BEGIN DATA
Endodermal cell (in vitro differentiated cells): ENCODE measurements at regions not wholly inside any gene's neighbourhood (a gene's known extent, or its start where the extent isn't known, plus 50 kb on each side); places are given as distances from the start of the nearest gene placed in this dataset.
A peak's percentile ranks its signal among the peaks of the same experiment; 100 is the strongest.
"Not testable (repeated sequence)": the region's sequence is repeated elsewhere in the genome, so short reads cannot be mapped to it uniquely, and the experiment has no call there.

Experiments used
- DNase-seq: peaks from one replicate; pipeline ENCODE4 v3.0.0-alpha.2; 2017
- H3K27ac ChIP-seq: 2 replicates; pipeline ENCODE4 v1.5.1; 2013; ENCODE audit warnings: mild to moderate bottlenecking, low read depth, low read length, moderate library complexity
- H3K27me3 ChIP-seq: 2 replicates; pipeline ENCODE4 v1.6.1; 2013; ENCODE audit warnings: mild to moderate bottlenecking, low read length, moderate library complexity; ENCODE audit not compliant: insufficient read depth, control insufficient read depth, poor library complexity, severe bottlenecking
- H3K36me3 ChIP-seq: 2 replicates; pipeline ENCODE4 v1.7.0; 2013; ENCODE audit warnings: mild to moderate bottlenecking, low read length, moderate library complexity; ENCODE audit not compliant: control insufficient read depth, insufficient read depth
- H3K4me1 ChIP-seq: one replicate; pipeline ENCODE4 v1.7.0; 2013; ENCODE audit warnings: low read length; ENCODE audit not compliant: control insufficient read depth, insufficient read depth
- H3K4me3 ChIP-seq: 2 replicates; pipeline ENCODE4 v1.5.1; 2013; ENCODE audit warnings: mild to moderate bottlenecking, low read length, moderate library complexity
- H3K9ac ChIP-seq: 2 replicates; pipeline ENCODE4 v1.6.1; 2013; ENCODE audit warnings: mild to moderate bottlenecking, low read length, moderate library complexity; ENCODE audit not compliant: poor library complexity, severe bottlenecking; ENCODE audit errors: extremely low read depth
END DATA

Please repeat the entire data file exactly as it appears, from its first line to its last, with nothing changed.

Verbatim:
Endodermal cell (in vitro differentiated cells): ENCODE measurements at regions not wholly inside any gene's neighbourhood (a gene's known extent, or its start where the extent isn't known, plus 50 kb on each side); places are given as distances from the start of the nearest gene placed in this dataset.
A peak's percentile ranks its signal among the peaks of the same experiment; 100 is the strongest.
"Not testable (repeated sequence)": the region's sequence is repeated elsewhere in the genome, so short reads cannot be mapped to it uniquely, and the experiment has no call there.

Experiments used
- DNase-seq: peaks from one replicate; pipeline ENCODE4 v3.0.0-alpha.2; 2017
- H3K27ac ChIP-seq: 2 replicates; pipeline ENCODE4 v1.5.1; 2013; ENCODE audit warnings: mild to moderate bottlenecking, low read depth, low read length, moderate library complexity
- H3K27me3 ChIP-seq: 2 replicates; pipeline ENCODE4 v1.6.1; 2013; ENCODE audit warnings: mild to moderate bottlenecking, low read length, moderate library complexity; ENCODE audit not compliant: insufficient read depth, control insufficient read depth, poor library complexity, severe bottlenecking
- H3K36me3 ChIP-seq: 2 replicates; pipeline ENCODE4 v1.7.0; 2013; ENCODE audit warnings: mild to moderate bottlenecking, low read length, moderate library complexity; ENCODE audit not compliant: control insufficient read depth, insufficient read depth
- H3K4me1 ChIP-seq: one replicate; pipeline ENCODE4 v1.7.0; 2013; ENCODE audit warnings: low read length; ENCODE audit not compliant: control insufficient read depth, insufficient read depth
- H3K4me3 ChIP-seq: 2 replicates; pipeline ENCODE4 v1.5.1; 2013; ENCODE audit warnings: mild to moderate bottlenecking, low read length, moderate library complexity
- H3K9ac ChIP-seq: 2 replicates; pipeline ENCODE4 v1.6.1; 2013; ENCODE audit warnings: mild to moderate bottlenecking, low read length, moderate library complexity; ENCODE audit not compliant: poor library complexity, severe bottlenecking; ENCODE audit errors: extremely low read depth